Natural Theology: In general, natural theology is a term used to distinguish any theology based upon the fundamental premise of the ability of man to construct his theory of God and of the world out of the framework of his own reason and of reasonable probability from the so-called "revealed theology" which presupposes that God and divine purposes are not open to unaided human understanding but rest upon a supernatural and not wholly understandable basis.

Nature: A highly ambiguous term, of which the following meanings are distinguished:

  1. The objective as opposed to the subjective.
  2. An objective standard for values as opposed to custom, law, convention.
  3. The general cosmic order, usually conceived as divinely ordained, in contrast to human deviations from this.
  4. That which exists apart from and uninfluenced by man, in contrast with art.
  5. The instinctive or spontaneous behaviour of man as opposed to the intellective.

Various normative meanings are read into these, with the result that the "natural" is held to be better than the "artificial", the "unnatural", the "conventional" or customary, the intellectual or deliberate, the subjective.

Necessary: According to distinctions of modality, a proposition is necessary if its truth is certifiable on a priori grounds, or on purely logical grounds. Necessity is thus, as it were a stronger kind of truth, to be distinguished from the contingent truth of a proposition which might have been otherwise. (As thus described, the notion is of course vague, but it may in various ways be given an exact counterpart in one logistic system or another.)

A proposition may also be said to be necessary if it is a consequence of some accepted set of propositions (indicated by the context), even if this accepted set of propositions is not held to be a priori. See Necessity.

That a propositional function F is necessary may mean simply (x)F(x), or it may mean that (x)F(x) is necessary in one of the preceding senses.

Necessity: A state of affairs is said to be necessary if it cannot be otherwise than it is. Inasmuch as the grounds of an assertion of this kind may in general be one of three very distinct kinds, it is customary and valuable to distinguish the three types of necessity affirmed as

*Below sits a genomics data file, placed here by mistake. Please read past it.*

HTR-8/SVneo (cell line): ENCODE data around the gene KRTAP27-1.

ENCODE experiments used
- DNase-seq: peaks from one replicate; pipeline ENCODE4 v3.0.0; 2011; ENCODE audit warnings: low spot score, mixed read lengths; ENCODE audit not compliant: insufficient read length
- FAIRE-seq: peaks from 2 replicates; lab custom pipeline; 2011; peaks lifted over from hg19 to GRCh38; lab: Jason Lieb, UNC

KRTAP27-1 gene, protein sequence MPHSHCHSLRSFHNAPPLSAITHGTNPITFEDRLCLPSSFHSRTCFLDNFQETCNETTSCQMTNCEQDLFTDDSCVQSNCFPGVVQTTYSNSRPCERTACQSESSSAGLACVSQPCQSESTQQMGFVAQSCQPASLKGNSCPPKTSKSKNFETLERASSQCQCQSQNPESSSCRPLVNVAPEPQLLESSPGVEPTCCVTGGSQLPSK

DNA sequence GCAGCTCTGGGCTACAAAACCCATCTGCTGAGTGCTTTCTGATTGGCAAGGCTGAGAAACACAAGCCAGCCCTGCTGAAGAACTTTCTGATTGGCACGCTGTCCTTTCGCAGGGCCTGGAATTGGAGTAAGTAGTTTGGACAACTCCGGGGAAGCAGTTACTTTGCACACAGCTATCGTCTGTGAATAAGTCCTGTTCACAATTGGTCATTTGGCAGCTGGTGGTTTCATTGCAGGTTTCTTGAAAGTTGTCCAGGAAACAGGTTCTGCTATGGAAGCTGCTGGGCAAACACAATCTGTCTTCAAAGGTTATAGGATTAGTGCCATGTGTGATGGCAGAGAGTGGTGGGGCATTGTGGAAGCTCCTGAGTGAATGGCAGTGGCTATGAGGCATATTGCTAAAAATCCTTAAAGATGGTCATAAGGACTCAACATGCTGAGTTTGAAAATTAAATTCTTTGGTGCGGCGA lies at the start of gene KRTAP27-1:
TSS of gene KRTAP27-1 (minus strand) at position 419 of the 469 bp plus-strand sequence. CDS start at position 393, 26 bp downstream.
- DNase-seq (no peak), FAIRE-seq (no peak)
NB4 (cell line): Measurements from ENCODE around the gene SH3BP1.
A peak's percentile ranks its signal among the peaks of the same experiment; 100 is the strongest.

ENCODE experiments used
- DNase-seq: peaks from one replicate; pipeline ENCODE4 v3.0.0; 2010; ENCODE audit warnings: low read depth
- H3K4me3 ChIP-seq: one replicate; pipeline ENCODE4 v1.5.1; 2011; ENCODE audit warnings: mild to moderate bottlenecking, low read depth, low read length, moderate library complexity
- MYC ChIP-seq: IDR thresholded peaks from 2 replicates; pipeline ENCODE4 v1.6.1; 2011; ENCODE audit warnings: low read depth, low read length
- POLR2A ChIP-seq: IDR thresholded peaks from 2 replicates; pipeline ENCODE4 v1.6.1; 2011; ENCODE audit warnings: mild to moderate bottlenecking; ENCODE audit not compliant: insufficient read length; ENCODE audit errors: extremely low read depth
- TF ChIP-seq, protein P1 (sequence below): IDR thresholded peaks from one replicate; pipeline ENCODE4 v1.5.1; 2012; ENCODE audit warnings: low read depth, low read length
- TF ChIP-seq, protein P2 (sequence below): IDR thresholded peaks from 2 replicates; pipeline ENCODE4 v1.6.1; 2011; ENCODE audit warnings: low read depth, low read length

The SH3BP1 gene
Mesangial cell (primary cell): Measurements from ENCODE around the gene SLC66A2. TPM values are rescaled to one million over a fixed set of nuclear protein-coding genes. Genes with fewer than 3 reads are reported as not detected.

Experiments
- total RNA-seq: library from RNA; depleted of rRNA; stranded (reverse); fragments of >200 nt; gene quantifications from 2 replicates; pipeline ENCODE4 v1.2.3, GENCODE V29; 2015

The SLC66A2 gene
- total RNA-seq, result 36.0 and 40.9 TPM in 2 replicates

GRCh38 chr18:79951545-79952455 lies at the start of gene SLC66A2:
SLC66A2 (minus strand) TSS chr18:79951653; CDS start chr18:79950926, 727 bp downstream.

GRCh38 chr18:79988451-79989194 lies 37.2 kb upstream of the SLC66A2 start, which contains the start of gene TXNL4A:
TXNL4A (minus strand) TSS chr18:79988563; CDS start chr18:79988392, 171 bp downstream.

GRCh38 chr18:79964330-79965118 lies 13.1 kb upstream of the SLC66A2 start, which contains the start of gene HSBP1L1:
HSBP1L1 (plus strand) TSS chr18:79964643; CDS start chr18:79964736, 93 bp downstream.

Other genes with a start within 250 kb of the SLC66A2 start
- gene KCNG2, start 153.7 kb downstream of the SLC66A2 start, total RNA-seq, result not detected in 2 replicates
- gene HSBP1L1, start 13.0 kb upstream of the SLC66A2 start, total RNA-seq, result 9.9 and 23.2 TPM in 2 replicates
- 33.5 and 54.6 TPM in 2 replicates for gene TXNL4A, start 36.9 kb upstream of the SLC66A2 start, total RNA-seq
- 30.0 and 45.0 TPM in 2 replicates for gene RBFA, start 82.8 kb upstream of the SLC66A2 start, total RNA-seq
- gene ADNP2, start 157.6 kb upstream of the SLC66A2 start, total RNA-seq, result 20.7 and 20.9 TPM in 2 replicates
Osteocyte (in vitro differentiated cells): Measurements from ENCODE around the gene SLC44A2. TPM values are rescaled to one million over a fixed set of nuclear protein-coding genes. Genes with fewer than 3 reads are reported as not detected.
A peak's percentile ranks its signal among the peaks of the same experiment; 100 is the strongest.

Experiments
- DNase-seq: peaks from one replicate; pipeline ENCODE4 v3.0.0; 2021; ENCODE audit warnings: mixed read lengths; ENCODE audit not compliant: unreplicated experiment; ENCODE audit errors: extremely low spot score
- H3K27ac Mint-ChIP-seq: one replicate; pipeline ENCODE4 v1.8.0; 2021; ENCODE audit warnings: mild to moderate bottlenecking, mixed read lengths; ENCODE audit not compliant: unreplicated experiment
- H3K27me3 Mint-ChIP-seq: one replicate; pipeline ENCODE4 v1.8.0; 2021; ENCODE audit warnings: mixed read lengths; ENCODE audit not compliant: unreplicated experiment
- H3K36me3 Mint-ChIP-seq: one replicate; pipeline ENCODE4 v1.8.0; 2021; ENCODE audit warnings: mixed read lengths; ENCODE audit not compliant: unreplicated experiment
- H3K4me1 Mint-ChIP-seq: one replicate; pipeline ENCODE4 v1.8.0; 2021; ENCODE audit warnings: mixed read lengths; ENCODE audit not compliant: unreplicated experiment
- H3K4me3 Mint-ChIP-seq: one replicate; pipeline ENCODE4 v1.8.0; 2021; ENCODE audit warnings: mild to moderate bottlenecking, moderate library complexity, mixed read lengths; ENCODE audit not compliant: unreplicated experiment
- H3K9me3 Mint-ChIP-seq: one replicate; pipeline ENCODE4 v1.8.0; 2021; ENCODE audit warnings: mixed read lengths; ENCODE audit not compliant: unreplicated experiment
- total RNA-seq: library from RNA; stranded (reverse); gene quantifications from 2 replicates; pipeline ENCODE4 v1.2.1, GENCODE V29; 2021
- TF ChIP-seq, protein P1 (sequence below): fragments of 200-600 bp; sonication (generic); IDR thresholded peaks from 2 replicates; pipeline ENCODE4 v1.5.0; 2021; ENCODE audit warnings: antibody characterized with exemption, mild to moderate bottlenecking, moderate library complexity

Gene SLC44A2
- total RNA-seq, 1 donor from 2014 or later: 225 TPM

1. logical or mathematical necessity,
  2. physical necessity, and
  3. Moral necessity.

Negation: The act of denying a proposition as contrasted with the act of affirming it.

Neomodernism: Post-postmodernism

Neutral primary particles (neutrinos) follow the Galilean transformation and Newton’s laws of the gravity. Exercise: Make a test to prove or disprove this.

Neutrino: An electrically neutral particle of very small (probably zero) rest mass. Neutrinos and antineutrinos can penetrate the earth without appreciable attenuation. Two types of neutrinos exist, one associated with electrons and the other associated with muons. It is currently believed that neutrinos interact only by the weak force. Neutrino is a primary particle.

Neutron: An elementary particle with no charge and a rest mass slightly greater than the proton rest mass. The neutron is a spin 1/2 fermion. It is one of the basic constituents of the atomic nucleus. A free neutron decays with a half life of 12 minutes into a proton, an electron, and a neutrino (beta-decay). The neutron and proton are sometimes considered in nuclear physics to be differing charge states of the nucleon.